Emergency Medical Services Professions
Nature of Occupation
Emergency Medical Technicians (EMT’s) administer emergency and lifesaving services to accident victims and those who suffer sudden illnesses or attacks. They work with people at the scene of emergencies and during transportation and delivery to the hospital. There are three levels of EMT’s determined by their training: EMT-Ambulance, EMT-Intermediate, and EMT-Paramedic. EMT-Defibrillator is a new specialty and was designed to provide EMT-Ambulance workers with the additional training they need to resuscitate certain types of heart attack victims.
Emergency medical technicians usually work in teams of two and may be members of a hospital emergency department, intensive or coronary care unit, rescue squad, or volunteer team. EMT’s are supervised by the director of out-patient services, the medical director of emergency services, or a police or fire chief. EMT’s employed by fire departments often have a 51-hour work week with 24 hours on duty and 48 hours off. Those employed by hospitals and police departments usually work 31-42 hours a week and are often on call. Workers in private firms often work a 56-hour week. Sixty-five percent of all EMT’s are volunteers. They may work 8 to 24 hours per week, with varied schedules, and receive no payment for the services they perform. EMT’s often work nights, weekends and holidays to provide services 24 hours a day.
- Responding to emergency calls received by dispatchers
- Determining the nature and extent of illness or injury
- Establishing priorities for emergency medical care
- Covering patients, placing them on stretchers, and lifting them into the ambulance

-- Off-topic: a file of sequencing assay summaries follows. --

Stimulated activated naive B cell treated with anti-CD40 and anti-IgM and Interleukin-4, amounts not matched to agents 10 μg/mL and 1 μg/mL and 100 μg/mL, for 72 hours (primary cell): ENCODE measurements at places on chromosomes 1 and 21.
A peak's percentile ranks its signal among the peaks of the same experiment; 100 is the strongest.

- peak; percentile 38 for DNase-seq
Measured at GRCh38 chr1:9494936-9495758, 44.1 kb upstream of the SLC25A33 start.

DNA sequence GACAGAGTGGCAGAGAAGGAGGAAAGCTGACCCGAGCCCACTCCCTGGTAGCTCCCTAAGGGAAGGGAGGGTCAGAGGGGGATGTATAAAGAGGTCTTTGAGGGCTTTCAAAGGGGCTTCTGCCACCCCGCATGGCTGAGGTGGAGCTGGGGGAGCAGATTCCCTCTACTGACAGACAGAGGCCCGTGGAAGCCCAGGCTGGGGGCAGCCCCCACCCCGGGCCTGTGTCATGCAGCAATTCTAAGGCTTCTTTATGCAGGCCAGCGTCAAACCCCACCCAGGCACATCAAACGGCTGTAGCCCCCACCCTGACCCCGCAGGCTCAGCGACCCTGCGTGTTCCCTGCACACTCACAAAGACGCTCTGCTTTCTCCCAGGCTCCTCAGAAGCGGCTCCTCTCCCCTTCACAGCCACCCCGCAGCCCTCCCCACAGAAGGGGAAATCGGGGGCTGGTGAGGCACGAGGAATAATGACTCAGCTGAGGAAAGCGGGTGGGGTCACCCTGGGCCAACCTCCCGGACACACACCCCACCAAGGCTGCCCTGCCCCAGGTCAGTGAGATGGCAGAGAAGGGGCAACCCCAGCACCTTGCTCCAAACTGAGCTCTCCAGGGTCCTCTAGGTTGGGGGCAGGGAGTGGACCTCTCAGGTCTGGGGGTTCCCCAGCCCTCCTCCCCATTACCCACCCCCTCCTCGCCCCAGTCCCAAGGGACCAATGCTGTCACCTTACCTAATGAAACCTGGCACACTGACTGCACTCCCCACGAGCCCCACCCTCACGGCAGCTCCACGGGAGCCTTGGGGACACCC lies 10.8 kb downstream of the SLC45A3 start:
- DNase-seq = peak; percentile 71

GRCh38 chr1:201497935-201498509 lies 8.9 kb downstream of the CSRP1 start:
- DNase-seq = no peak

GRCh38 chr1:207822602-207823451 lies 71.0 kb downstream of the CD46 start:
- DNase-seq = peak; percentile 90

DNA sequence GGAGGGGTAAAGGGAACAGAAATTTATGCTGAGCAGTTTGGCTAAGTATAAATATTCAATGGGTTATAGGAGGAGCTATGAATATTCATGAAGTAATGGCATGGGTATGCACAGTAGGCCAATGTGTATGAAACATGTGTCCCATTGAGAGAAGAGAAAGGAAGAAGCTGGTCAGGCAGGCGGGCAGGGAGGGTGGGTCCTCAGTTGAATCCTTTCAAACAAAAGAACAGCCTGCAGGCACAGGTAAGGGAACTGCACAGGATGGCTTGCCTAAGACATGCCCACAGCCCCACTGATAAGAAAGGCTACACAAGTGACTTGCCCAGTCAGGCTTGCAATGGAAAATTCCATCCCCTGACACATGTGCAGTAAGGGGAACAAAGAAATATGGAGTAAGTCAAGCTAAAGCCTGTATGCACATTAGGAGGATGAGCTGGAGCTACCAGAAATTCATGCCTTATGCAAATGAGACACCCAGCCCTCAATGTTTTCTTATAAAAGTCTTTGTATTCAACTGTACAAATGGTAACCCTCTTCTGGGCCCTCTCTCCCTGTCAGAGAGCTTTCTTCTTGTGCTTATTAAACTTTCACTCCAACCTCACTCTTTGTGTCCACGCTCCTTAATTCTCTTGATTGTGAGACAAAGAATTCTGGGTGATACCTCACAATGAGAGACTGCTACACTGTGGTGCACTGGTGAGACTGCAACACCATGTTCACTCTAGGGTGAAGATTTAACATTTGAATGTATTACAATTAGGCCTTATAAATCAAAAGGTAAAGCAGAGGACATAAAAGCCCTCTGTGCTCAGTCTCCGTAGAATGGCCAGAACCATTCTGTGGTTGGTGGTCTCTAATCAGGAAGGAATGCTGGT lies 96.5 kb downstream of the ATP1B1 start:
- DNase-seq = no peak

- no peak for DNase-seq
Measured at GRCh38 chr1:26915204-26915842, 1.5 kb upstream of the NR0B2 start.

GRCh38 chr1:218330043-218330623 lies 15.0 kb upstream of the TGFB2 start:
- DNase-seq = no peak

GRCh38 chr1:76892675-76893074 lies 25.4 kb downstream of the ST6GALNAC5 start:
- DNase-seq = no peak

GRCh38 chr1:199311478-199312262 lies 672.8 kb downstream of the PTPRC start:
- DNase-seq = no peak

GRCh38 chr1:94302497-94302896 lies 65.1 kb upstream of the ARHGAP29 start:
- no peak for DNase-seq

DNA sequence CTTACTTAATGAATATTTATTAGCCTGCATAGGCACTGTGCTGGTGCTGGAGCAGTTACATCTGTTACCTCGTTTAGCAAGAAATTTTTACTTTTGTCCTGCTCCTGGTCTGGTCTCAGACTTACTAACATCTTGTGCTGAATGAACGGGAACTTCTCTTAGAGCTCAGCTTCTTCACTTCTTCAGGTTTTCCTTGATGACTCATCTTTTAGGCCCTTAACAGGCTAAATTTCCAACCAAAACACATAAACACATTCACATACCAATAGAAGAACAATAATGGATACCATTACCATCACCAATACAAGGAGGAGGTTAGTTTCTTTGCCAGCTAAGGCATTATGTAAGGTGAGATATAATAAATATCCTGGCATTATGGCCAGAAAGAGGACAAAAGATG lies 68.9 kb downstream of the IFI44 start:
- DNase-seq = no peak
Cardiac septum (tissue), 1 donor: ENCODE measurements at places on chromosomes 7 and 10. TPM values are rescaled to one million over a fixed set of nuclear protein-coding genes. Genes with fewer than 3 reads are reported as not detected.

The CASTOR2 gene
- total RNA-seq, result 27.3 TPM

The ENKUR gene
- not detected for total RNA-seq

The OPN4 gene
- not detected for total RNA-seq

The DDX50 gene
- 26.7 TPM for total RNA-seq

- Determining the best route for the emergency vehicle to travel
- Watching patients constantly and communicating with the hospital on patient’s condition during transporting
- Following step-by-step direction of medical staff
Employment and Outlook
There were approximately 150,000 emergency medical technicians employed nationally in 1998. Employment of emergency medical technicians is expected to grow as fast as the average for all occupations through the year 2020. Opportunities will occur as a result of an expansion in emergency and medical services and replacement of those who leave the field. Competition for jobs will be keen in fire, police, and rescue squad departments because of attractive pay and benefits and good job security.
Earnings of EMT’s depend on the employment settings and geographic location as well as the individual’s training and experience. EMT’s are employed by private ambulance services, hospitals, or fire departments. EMT’s working in the fire departments command the highest average salary. Salaries are based on training and experience. In 1996, EMTP Basic employees earned an average annual salary of $25,051, those employed by a hospital earned $19,900 and those employed by a fire department earned $29,879. EMT-Paramedic: Ambulance service - $25,822; hospital - $28, 373, and fire department - $32,483.
$15,500 to $52,500, nationwide; $15,500 to $34,000, Tyler/East Texas
Interests and Abilities
- Perform a variety of duties in all kinds of situations
- Communicate with people calmly and effectively
- Use good judgment under stress and have leadership ability
- Present a neat, clean appearance and a pleasant personality
- Give and receive verbal and written directions
- Working with and helping people